So where is he? Well, the ogress has been busy all this time arranging her niece’s wedding, and at last she’s ready to collect the groom. When she comes for him, however, she finds him slumped across the floor of his prison in an enchanted sleep. It’s inconvenient, but the ogress knows the counter-curse, so she has him taken to a carriage and driven to the palace where her niece is waiting. “I cannot waken him,” she explains, “that is for you to do. Come, give him a shake, give him a slap!” The niece willingly obliges. When her first attempts fail she tries pinching and punching, but she’s not his chosen bride, so it’s no use. At last the ogress has him laid out on a bed and sits beside him through the night, crying. She does love him, in her own strange way. Still, she’d rather he sleep forever than marry anyone other than her niece.
Which is unlucky, because the girl he did intend to marry isn’t giving up. Every day she returns to the garden in case the magic somehow returns, and when that fails, she sets out into the world to find her lost prince for herself. She asks everyone that she meets if they have heard of Filo D’Oro, and a startling number of them have, but no one knows where she can look to find him and so she trudges on – until one day, while she is drowsing under a tree, a conversation in the branches above catches her ear. Doves are gossips, as everyone knows, and these two are picking over the tale of Prince Filo D’Oro in detail. It turns out that four of their feathers, burned to ashes and scattered over the prince’s head, would be enough to wake him up – and when Lionella leaps up to ask the birds if they will donate those feathers to the worthy cause, they are very obliging. In fact, they even offer to show her to her prince’s side. Following their soft calls, she runs through the darkening forest, coming at last to a small cottage and an elderly woman.
Not just any elderly woman, either! This is a fairy, most likely the fairy, who has been expecting Lionella’s arrival and is ready with a shovel and a hot fire. For the feathers, just the feathers! When they have been burnt to ashes, she makes Lionella dinner, tucks her into bed and in the morning gives her breakfast and instructions at the same time. This includes directions to the ogress’s palace.
It doesn’t take a genius to guess what has brought a pretty young girl all that way alone. The ogress tries to hide her fury, graciously inviting Lionella inside. “No,” Lionella tells her. “I will not come up, because you will eat me.” The ogress puts on her best shocked face, but it doesn’t work, and neither do any of her other assurances. Eventually she is forced to swear on the soul of her beloved son, an oath she has to keep, that Lionella will come to no harm inside her house. Her enchantment being what it is, she hasn’t much choice if she wants Filo D’Oro to ever wake up. “You shall not kiss him!” the ogress shrieks, recognising fairy magic when she sees it, but Lionella does not intend to kiss him. She scatters him with the ashes instead and he wakes up at once, jumping out of bed and throwing his arms around her. The two crazy kids get married that same day.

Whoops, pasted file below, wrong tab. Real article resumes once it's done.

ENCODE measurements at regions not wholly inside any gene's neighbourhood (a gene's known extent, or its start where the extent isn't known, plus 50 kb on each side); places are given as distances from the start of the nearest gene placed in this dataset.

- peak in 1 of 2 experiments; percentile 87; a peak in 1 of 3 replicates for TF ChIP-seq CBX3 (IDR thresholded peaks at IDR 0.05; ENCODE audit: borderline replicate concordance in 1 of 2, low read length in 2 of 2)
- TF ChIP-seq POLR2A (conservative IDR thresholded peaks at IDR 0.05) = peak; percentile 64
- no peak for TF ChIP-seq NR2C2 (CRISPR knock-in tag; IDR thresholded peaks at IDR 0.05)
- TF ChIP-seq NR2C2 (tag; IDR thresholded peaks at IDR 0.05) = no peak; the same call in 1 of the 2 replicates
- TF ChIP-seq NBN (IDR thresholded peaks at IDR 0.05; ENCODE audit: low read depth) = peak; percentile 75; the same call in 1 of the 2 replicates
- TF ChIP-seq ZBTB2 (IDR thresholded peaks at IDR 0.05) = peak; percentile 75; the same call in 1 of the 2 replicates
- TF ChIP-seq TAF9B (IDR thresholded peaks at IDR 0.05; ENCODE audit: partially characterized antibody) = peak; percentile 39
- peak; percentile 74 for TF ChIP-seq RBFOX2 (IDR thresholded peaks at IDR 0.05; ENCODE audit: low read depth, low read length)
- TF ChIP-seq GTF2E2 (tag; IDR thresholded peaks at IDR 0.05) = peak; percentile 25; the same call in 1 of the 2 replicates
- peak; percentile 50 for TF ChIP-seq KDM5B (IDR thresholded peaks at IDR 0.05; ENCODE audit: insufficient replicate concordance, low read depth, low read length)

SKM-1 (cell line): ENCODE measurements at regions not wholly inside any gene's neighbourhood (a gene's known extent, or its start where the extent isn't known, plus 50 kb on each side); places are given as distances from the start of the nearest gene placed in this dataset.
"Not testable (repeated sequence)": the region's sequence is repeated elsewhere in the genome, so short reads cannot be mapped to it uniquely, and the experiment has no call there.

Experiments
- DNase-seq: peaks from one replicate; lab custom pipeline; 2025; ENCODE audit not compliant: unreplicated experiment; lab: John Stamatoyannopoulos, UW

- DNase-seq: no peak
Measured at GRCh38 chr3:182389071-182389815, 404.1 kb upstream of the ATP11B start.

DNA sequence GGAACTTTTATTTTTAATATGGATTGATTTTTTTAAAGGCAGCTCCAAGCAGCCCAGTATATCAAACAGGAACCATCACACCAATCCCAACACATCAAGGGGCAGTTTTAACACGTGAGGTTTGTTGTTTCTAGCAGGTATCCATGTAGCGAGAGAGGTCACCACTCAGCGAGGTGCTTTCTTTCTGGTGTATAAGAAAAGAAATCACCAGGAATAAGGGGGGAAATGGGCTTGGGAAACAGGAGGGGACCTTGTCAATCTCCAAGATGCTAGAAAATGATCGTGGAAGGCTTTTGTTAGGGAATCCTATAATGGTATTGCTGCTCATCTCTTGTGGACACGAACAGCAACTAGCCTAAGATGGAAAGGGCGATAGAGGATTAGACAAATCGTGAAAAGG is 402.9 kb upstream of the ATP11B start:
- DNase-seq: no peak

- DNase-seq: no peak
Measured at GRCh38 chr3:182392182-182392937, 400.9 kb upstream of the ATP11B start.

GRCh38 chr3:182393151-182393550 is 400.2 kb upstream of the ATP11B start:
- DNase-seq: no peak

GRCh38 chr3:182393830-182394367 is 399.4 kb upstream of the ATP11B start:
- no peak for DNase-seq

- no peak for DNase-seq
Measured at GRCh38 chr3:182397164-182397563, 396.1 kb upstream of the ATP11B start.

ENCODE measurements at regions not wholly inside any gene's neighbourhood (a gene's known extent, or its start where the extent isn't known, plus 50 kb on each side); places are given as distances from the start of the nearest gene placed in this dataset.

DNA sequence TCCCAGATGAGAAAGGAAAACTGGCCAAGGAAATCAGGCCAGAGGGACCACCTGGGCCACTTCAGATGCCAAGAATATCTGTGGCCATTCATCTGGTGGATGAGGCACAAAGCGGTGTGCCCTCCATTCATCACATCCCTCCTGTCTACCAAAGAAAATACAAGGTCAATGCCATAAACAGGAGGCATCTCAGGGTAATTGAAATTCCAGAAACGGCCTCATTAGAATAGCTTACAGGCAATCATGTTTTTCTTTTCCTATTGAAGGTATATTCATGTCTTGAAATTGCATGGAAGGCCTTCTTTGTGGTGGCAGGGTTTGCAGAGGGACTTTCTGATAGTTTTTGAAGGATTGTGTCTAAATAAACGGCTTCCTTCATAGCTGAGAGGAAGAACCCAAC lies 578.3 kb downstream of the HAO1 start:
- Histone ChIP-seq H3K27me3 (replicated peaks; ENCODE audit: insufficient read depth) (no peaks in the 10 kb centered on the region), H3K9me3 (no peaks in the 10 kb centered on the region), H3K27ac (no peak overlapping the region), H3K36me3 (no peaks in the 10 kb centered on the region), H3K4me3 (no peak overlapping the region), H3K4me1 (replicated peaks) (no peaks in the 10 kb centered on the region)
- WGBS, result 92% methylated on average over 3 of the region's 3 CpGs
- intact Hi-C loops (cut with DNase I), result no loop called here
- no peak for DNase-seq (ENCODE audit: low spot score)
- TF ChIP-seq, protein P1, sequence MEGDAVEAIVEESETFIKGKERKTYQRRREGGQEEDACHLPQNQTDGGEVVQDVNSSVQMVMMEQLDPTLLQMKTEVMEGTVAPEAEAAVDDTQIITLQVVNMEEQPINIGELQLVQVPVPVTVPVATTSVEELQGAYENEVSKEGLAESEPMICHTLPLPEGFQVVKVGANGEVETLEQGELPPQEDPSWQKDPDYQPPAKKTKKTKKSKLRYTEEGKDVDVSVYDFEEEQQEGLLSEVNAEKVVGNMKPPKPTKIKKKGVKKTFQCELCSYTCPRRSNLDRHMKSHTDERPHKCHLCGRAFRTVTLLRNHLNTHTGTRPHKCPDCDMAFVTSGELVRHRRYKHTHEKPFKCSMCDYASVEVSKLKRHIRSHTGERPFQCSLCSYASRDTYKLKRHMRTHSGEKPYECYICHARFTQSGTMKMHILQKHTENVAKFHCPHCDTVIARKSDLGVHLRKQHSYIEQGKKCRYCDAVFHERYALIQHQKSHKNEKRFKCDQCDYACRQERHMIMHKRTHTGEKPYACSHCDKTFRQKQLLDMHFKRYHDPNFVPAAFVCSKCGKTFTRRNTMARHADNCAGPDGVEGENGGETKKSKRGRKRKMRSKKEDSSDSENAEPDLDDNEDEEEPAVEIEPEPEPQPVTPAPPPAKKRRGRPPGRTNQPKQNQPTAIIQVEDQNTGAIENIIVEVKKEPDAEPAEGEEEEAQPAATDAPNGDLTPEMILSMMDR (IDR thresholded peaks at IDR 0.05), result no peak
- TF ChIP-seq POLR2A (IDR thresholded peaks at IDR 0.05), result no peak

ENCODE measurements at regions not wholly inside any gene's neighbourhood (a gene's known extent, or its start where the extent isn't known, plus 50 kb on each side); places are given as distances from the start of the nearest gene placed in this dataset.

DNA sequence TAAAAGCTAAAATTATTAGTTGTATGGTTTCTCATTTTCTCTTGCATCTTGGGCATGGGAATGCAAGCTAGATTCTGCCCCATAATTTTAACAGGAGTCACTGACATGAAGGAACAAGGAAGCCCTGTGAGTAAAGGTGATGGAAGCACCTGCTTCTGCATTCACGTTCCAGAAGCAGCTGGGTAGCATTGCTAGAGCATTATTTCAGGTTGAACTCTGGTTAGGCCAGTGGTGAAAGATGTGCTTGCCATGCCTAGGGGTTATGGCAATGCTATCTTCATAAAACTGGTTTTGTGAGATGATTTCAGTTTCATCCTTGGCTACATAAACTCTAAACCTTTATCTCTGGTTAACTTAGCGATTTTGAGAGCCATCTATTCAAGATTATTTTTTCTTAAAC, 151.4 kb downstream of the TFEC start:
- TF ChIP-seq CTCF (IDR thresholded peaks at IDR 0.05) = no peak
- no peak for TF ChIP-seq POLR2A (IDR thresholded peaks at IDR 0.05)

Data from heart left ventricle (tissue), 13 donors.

Which leaves the ogress in a difficult position. She doesn’t want her son marrying some human hussy, but if she kills Lionella outright he’ll never forgive her. Then she hears that Lionella is about to give birth, and a horrible spell comes to her. “So long as my hands are clasped,” she swears, “no power on earth, no power in the regions under the earth, no angels, no fairy folk, no devils, no one, no one shall enable Lionella to bring her baby into the world!”
Trapped in unending labour, Lionella is in terrible pain and Filo D’Oro can do nothing for her – but if something isn’t done soon, both mother and child will die. At this point, while everyone else despairs, a young page comes up with a plan of his own. He has Filo D’Oro toll the church bells, as if Lionella has died, and the ogress is so delighted that she jumps up and unclasps her hands, breaking her own spell. At last Lionella’s baby is born. The bells ring out an altogether happier sound and the clever page comes running up the road to break the news to the ogress, who just can’t believe her bad luck. She literally bursts with rage, and all that’s left of her are a scatter of flint stones blown away by the wind.
I was feeling quite sorry for the ogress, in spite of her pig-headedness, right up until that very nasty bit of magic at the end. Actually, Filo D’Oro’s insta-love makes much more sense when you think about how many spells have shaped his life. I suppose that in a world of ogres and fairies, when you get your shot at happiness you seize it with both hands and just hope for the best. Although we never saw what happened at the baby’s christening…Filo D’Oro and Lionella are acquainted with a fairy, after all. They may not be quite done with magic yet.